Flat Note Society
My preferences in music (so you know what to get me for the next available
holiday! -- right.)
Eclectic and iconoclastic -- don't care for most Top 40; as far as
my ears are concerned you can
bury every Whitney Houston, Paula Abdul, Barry Manilow, and Enya album
in a hole with spent fuel rods for ten thousand years. For me, all
"background music" has to pass the "foreground" test, first. However,
each to their own. Not much
for showtunes, or for rap, or opera, or big band, or elevator
music, either. About every thing else is fair game, although I'd rather
collect songs about Elvis than by Elvis himself. (What's
left, I hear you ask plaintively.)
Celtic (Irish, English, Scottish, Welsh), World (African, Andean,
Aussie, klezmer, Mexican, Middle Eastern, and more), Cajun, Zydeco, Classical
(especially Early music, but also the Romantics and Baroque era,
and oh, yes, Beethoven; and a sucker for harpsichord), Blues (American,
British), a few forms of Jazz (Dixieland), Bluegrass, some humorous Country,
footstompin' Country (but not the whiny stuff), some reggae, New Age IF
and WHEN it has notable world music influences, Rock (progressive, hard,
metal, ballads, "alternative" [whatever this means]), selective by
quality of music and vocals (determined by my tastebuds, okay? The reason I don't
like Aerosmith isn't because it is "hard", it's because I don't
like the way they do it). Crossover music -- stuff that is more
than one of the above things. I really LOVE crossover. And, yes,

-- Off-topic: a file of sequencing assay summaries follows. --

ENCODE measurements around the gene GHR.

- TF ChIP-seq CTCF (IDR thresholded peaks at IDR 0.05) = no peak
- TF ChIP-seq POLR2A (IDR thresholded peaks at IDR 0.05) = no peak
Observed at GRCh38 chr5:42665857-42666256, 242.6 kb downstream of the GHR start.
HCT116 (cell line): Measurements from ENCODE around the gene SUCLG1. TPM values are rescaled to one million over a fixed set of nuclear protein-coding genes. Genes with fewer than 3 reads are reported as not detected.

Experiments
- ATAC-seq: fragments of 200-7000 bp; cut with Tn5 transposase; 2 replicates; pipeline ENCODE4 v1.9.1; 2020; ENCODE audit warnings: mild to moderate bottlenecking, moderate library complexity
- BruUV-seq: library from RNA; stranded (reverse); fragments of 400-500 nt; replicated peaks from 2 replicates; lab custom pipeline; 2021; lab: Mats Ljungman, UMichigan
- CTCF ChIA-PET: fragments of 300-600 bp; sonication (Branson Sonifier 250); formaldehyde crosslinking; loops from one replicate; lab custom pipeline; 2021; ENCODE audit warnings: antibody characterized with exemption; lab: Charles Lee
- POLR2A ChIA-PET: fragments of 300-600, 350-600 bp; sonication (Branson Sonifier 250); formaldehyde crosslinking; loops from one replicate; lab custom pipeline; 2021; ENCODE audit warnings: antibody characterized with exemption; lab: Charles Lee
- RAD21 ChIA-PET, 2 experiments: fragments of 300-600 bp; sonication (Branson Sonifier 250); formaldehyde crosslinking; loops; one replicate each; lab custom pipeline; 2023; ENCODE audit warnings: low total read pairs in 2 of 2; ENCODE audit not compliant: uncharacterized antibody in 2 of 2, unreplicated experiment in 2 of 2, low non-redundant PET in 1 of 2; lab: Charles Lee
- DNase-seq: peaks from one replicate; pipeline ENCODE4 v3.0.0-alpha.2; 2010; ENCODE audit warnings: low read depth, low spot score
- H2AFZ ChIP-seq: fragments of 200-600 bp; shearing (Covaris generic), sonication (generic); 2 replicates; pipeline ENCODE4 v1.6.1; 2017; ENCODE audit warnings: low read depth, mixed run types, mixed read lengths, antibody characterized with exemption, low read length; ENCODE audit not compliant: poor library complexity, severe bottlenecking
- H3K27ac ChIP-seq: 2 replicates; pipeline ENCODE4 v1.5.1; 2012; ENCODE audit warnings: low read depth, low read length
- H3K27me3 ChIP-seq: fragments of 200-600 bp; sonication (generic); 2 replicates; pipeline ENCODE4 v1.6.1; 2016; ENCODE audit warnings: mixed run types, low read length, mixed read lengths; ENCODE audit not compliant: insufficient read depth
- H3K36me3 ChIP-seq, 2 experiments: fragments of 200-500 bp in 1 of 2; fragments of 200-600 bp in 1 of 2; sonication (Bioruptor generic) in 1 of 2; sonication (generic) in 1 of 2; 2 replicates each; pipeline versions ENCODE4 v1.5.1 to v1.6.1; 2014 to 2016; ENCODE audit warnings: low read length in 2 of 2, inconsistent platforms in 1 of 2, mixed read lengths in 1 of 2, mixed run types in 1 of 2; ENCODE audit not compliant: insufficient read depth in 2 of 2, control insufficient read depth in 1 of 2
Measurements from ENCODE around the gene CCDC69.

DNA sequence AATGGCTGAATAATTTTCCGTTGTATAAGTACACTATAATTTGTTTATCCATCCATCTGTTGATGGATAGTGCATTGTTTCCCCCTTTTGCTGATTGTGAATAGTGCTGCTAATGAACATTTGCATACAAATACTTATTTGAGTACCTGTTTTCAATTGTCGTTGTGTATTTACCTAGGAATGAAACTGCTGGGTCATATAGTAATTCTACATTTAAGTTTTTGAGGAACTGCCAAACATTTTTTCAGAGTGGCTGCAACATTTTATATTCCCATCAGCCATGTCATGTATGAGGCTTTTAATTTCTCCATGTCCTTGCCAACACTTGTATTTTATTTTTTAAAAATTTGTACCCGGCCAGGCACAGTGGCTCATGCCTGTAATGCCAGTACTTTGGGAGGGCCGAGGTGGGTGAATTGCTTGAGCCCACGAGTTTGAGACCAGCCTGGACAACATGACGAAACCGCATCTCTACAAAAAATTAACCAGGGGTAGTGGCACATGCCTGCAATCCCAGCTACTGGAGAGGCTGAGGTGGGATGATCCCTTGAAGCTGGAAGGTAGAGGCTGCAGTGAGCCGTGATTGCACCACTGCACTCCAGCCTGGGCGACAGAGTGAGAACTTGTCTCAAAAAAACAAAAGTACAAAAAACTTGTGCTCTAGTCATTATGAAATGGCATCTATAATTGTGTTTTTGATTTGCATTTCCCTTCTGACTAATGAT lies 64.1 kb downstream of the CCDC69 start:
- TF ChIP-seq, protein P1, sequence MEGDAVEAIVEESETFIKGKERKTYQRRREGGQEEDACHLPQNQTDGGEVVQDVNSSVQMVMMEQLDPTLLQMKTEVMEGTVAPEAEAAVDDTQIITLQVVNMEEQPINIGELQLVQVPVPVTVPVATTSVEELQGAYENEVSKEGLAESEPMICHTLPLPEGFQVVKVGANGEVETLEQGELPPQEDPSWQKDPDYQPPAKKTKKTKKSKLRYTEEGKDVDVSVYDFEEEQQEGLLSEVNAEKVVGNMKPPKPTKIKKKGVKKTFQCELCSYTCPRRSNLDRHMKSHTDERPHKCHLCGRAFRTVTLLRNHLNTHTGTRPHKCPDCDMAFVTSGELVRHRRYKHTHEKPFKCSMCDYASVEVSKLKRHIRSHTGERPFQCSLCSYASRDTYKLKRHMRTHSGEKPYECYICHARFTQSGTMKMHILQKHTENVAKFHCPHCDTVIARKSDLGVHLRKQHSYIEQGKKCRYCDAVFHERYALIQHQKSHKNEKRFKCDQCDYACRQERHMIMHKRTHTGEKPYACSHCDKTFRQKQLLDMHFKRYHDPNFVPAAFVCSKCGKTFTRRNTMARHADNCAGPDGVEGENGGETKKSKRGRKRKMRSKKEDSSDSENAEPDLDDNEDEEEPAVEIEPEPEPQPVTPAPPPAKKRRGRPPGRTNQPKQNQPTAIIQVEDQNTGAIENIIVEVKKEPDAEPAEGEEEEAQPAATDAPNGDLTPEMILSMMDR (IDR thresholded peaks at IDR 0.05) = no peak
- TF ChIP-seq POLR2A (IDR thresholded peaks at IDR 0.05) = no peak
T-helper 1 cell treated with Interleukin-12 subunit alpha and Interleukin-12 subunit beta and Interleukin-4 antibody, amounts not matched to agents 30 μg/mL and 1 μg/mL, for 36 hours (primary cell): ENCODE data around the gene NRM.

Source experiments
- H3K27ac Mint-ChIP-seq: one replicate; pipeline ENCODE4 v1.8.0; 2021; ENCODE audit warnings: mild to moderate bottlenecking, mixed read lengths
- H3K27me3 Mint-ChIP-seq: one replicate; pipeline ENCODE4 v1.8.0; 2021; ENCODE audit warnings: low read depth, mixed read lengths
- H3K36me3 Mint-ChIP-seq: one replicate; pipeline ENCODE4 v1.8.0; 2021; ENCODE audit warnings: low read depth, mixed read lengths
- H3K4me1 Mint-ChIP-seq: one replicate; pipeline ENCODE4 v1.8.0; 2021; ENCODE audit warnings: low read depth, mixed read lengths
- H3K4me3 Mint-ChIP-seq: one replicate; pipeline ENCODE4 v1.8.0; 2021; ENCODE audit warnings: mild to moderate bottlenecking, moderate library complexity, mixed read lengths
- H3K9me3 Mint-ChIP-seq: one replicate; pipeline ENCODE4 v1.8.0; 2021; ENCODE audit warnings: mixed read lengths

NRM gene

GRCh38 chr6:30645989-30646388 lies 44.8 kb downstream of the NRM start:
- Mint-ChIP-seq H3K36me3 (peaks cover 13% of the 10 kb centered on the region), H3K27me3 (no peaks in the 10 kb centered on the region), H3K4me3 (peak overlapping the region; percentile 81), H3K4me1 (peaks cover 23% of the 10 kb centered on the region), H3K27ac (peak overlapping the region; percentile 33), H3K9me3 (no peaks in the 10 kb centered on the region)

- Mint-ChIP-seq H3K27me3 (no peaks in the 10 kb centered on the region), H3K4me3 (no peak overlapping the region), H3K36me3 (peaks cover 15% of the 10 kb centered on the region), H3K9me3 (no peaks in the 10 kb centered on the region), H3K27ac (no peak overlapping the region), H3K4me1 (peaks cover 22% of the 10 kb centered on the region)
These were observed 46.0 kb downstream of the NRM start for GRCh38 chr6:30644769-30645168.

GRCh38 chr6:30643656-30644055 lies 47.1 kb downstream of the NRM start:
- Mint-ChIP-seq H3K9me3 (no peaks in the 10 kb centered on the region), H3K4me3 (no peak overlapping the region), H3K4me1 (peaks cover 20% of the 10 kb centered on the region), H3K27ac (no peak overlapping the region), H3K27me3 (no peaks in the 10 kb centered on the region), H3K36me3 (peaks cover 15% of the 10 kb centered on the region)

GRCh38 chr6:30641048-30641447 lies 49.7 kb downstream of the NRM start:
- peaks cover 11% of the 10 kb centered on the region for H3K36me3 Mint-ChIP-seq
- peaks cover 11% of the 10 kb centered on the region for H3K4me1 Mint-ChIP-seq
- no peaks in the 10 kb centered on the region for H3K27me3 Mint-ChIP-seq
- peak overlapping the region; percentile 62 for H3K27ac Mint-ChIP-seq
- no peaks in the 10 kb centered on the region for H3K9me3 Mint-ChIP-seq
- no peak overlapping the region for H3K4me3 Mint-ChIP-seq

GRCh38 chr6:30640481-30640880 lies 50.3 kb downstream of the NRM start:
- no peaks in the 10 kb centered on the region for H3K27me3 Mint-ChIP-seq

I understand the desire for cultural purity, but my thought is
that if the crossover is documented as such (not passed off as
genuine music or whatever from a particular culture), and if sources of
the original traditional music remain, no problem. Music isn't
meant to store in an isolation chamber; it evolves. Emotive vocalists against a
strong and inventive musical background are highly appreciated. Life is a
range of emotions, thoughts, and interpretations; for me, music reflects this.
Music Links, where obtained, to things I like:
Some good but usually obscure (obscure from usual
radio station viewpoint) performers I enjoy -- no particular order. I've recently added some less obscure
The links here are to either the sites the musicians themselves have
set up, or to official or unofficial fan clubs or fan pages. No links, as far as I know, lead
to record company promos.
Anggun: Superb woman vocalist with Asiatic influences.
Baka Beyond: The African Baka (Pygmies) play with and/or inspire contemporary musicians in a collaborative effort.
Bermuda Triangle: Probably don't exist anymore; they used the
only electric dulcimer I've ever heard of.
Hildegard von Bingen: Medieval mystic updated.
Boiled in Lead: Celtic
and Gypsy with "alternative" sensibilities.
Bjork: Elfin woman sings intensely.
Blodwyn Pig: Raw British blues.
Blyth Power: Obscure British
band with a fetish for trains.
Bush: Intense, non-mellow, "alternative" band.
John Campbell: Raw, gravelly blues singing.
Cats Laughing: Science fiction writers start a band, and play a variety of material.
Laura Coyle: Local rocking musician with an excellent, right-on voice.
The Cranberries: It's the vocal mix which makes this group.
Cul de Sac: Obscure modern
ambient based in Massachusetts.